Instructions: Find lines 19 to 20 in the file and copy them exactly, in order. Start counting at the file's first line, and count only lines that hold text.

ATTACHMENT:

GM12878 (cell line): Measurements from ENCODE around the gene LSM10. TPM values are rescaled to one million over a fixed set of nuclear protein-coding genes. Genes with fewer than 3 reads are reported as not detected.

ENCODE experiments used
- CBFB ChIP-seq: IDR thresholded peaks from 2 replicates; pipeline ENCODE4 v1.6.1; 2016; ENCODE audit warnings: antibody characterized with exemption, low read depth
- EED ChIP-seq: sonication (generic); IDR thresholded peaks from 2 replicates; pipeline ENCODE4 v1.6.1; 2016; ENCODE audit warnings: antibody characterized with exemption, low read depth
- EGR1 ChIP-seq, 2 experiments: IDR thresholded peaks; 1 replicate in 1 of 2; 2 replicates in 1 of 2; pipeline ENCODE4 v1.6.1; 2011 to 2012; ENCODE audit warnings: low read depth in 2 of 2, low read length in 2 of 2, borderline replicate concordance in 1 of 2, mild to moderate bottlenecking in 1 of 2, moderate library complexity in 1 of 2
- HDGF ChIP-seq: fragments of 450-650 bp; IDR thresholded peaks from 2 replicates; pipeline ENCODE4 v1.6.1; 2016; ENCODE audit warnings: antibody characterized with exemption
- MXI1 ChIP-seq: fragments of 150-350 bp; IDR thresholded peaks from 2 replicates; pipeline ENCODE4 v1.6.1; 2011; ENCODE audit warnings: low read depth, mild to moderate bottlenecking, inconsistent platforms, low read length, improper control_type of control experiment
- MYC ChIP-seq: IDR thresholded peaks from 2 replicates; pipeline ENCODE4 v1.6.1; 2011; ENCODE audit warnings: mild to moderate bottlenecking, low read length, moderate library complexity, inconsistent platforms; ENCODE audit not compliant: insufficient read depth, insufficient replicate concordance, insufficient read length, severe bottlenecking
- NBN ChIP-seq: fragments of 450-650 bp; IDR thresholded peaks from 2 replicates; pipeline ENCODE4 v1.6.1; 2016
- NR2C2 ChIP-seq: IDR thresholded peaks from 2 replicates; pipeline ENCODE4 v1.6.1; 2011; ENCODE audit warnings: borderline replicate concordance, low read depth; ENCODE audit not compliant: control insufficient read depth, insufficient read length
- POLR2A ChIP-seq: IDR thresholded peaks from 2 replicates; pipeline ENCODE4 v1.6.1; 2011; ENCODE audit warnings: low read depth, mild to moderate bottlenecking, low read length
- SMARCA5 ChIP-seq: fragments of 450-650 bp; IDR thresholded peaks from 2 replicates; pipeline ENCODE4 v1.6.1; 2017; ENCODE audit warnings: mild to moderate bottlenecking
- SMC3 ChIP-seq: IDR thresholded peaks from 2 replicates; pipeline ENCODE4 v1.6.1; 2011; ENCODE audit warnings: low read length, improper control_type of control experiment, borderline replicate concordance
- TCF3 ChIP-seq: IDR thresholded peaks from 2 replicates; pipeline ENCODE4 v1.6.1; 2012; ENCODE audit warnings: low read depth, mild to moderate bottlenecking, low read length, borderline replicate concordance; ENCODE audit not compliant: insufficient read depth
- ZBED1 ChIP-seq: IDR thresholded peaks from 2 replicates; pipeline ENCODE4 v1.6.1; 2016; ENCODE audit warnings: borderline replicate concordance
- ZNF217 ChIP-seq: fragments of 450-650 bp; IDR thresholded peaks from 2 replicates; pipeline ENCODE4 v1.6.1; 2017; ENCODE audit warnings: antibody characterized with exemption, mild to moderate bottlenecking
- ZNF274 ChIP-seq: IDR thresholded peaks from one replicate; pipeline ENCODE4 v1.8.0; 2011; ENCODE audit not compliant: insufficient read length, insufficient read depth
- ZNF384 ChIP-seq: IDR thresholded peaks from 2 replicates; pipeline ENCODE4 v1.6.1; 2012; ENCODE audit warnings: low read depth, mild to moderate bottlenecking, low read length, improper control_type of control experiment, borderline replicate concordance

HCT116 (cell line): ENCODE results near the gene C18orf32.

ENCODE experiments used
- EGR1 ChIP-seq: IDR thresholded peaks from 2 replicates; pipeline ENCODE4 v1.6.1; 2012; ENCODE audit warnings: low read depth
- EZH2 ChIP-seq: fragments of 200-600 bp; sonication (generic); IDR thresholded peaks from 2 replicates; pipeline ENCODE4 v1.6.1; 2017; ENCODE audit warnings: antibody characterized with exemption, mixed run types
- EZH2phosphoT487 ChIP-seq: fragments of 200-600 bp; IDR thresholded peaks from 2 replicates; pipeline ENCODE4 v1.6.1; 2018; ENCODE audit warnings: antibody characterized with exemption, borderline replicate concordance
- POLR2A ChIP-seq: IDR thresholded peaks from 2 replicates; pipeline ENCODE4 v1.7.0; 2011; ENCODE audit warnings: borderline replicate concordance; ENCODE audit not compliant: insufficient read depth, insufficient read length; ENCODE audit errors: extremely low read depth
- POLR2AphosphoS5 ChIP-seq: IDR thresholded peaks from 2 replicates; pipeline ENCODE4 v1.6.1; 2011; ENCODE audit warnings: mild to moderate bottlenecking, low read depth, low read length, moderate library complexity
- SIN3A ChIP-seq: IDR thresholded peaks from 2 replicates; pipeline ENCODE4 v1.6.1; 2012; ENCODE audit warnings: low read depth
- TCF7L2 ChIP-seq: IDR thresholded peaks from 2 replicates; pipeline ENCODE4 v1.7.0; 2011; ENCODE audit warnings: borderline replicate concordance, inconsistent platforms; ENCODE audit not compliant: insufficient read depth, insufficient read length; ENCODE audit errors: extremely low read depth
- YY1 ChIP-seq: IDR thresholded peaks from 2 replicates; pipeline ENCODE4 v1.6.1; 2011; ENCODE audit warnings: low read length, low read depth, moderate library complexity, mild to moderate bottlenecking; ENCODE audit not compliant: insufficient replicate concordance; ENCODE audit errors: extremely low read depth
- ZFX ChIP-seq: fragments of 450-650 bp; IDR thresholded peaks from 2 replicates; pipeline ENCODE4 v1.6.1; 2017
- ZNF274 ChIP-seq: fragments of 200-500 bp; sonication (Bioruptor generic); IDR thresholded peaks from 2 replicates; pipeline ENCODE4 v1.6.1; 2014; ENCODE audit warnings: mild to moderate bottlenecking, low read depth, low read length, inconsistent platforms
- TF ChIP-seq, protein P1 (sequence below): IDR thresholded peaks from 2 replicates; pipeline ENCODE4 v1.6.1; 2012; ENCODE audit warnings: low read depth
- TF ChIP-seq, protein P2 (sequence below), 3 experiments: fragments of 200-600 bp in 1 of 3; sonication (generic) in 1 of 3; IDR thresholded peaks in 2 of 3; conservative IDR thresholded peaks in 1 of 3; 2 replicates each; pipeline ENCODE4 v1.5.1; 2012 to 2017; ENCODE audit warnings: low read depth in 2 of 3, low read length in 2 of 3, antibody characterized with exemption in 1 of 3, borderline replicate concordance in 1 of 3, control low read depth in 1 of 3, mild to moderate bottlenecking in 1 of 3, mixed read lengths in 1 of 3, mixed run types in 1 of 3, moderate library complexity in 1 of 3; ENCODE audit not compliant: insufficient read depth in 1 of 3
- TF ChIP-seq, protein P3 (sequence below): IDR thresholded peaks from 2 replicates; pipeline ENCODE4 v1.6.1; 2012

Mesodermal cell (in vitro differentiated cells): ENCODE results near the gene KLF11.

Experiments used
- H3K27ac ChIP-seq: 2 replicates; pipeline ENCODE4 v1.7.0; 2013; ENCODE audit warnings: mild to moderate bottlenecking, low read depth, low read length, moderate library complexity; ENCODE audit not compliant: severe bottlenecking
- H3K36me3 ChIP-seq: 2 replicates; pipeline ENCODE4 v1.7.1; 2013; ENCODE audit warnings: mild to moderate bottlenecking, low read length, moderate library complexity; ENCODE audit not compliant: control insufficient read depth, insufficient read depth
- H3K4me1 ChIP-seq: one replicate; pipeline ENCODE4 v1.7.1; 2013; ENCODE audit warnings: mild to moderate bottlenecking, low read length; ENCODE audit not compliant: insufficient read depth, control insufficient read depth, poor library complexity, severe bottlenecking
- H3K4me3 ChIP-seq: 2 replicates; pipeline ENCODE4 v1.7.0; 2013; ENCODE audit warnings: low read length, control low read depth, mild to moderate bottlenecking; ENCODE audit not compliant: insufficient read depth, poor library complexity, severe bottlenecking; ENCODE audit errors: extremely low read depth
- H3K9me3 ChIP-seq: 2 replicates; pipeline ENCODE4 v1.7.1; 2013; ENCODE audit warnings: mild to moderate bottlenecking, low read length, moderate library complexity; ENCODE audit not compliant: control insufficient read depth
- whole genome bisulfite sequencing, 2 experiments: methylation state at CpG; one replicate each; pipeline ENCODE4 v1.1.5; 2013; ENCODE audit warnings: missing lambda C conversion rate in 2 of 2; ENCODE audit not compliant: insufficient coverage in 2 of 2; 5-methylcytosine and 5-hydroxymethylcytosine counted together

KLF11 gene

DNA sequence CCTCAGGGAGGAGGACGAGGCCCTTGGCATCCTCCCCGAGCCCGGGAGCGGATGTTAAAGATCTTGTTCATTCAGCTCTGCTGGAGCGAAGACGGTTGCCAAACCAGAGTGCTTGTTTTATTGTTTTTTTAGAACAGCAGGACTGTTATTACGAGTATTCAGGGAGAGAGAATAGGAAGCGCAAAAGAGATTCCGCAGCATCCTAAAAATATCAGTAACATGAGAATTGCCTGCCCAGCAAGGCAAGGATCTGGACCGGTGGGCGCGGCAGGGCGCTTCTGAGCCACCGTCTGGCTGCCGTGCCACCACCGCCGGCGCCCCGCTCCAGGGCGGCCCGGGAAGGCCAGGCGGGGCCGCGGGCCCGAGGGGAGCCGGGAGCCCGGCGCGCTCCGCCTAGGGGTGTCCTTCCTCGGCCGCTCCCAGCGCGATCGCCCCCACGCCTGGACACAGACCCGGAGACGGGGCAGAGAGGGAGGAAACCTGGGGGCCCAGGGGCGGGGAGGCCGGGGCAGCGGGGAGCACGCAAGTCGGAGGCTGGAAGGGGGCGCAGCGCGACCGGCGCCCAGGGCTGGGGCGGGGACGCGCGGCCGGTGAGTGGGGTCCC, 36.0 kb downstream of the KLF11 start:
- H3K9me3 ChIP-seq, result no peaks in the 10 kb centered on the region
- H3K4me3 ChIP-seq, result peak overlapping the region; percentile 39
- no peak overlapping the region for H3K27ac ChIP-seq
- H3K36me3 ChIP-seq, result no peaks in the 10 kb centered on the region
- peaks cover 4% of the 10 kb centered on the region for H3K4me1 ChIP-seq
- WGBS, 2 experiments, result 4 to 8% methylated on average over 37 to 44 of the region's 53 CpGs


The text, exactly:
HCT116 (cell line): ENCODE results near the gene C18orf32.

ENCODE experiments used